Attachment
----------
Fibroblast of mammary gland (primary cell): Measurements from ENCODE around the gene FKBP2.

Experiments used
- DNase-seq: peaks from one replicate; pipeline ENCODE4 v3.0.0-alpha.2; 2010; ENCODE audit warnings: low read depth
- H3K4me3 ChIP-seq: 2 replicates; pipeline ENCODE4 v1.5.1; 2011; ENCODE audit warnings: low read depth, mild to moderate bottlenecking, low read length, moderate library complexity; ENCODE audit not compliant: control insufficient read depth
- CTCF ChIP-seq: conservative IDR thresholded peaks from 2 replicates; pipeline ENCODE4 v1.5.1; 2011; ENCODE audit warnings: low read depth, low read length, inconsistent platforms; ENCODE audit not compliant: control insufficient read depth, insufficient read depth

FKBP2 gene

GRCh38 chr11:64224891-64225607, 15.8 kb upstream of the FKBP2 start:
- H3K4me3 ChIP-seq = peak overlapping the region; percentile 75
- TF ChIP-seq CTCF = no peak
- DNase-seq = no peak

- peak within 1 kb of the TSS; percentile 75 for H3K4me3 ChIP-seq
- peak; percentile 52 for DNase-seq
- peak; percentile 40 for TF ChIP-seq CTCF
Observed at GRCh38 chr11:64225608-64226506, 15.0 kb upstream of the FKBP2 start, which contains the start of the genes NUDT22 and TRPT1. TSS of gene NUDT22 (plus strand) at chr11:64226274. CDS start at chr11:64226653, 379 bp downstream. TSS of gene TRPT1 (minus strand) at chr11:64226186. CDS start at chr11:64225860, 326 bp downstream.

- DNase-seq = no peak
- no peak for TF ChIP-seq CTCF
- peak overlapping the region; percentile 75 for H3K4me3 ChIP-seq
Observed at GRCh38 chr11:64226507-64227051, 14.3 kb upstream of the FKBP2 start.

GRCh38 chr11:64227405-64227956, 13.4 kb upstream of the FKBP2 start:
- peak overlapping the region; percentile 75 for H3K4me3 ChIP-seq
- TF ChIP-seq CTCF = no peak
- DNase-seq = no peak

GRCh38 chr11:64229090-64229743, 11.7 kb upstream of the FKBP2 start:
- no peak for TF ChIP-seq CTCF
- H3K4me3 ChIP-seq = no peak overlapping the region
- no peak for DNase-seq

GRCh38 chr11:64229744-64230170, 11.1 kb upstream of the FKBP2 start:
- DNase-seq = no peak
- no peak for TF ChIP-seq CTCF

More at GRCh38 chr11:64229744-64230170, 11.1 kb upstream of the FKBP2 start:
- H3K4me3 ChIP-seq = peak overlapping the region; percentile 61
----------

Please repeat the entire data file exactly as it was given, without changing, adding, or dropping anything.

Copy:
Fibroblast of mammary gland (primary cell): Measurements from ENCODE around the gene FKBP2.

Experiments used
- DNase-seq: peaks from one replicate; pipeline ENCODE4 v3.0.0-alpha.2; 2010; ENCODE audit warnings: low read depth
- H3K4me3 ChIP-seq: 2 replicates; pipeline ENCODE4 v1.5.1; 2011; ENCODE audit warnings: low read depth, mild to moderate bottlenecking, low read length, moderate library complexity; ENCODE audit not compliant: control insufficient read depth
- CTCF ChIP-seq: conservative IDR thresholded peaks from 2 replicates; pipeline ENCODE4 v1.5.1; 2011; ENCODE audit warnings: low read depth, low read length, inconsistent platforms; ENCODE audit not compliant: control insufficient read depth, insufficient read depth

FKBP2 gene

GRCh38 chr11:64224891-64225607, 15.8 kb upstream of the FKBP2 start:
- H3K4me3 ChIP-seq = peak overlapping the region; percentile 75
- TF ChIP-seq CTCF = no peak
- DNase-seq = no peak

- peak within 1 kb of the TSS; percentile 75 for H3K4me3 ChIP-seq
- peak; percentile 52 for DNase-seq
- peak; percentile 40 for TF ChIP-seq CTCF
Observed at GRCh38 chr11:64225608-64226506, 15.0 kb upstream of the FKBP2 start, which contains the start of the genes NUDT22 and TRPT1. TSS of gene NUDT22 (plus strand) at chr11:64226274. CDS start at chr11:64226653, 379 bp downstream. TSS of gene TRPT1 (minus strand) at chr11:64226186. CDS start at chr11:64225860, 326 bp downstream.

- DNase-seq = no peak
- no peak for TF ChIP-seq CTCF
- peak overlapping the region; percentile 75 for H3K4me3 ChIP-seq
Observed at GRCh38 chr11:64226507-64227051, 14.3 kb upstream of the FKBP2 start.

GRCh38 chr11:64227405-64227956, 13.4 kb upstream of the FKBP2 start:
- peak overlapping the region; percentile 75 for H3K4me3 ChIP-seq
- TF ChIP-seq CTCF = no peak
- DNase-seq = no peak

GRCh38 chr11:64229090-64229743, 11.7 kb upstream of the FKBP2 start:
- no peak for TF ChIP-seq CTCF
- H3K4me3 ChIP-seq = no peak overlapping the region
- no peak for DNase-seq

GRCh38 chr11:64229744-64230170, 11.1 kb upstream of the FKBP2 start:
- DNase-seq = no peak
- no peak for TF ChIP-seq CTCF

More at GRCh38 chr11:64229744-64230170, 11.1 kb upstream of the FKBP2 start:
- H3K4me3 ChIP-seq = peak overlapping the region; percentile 61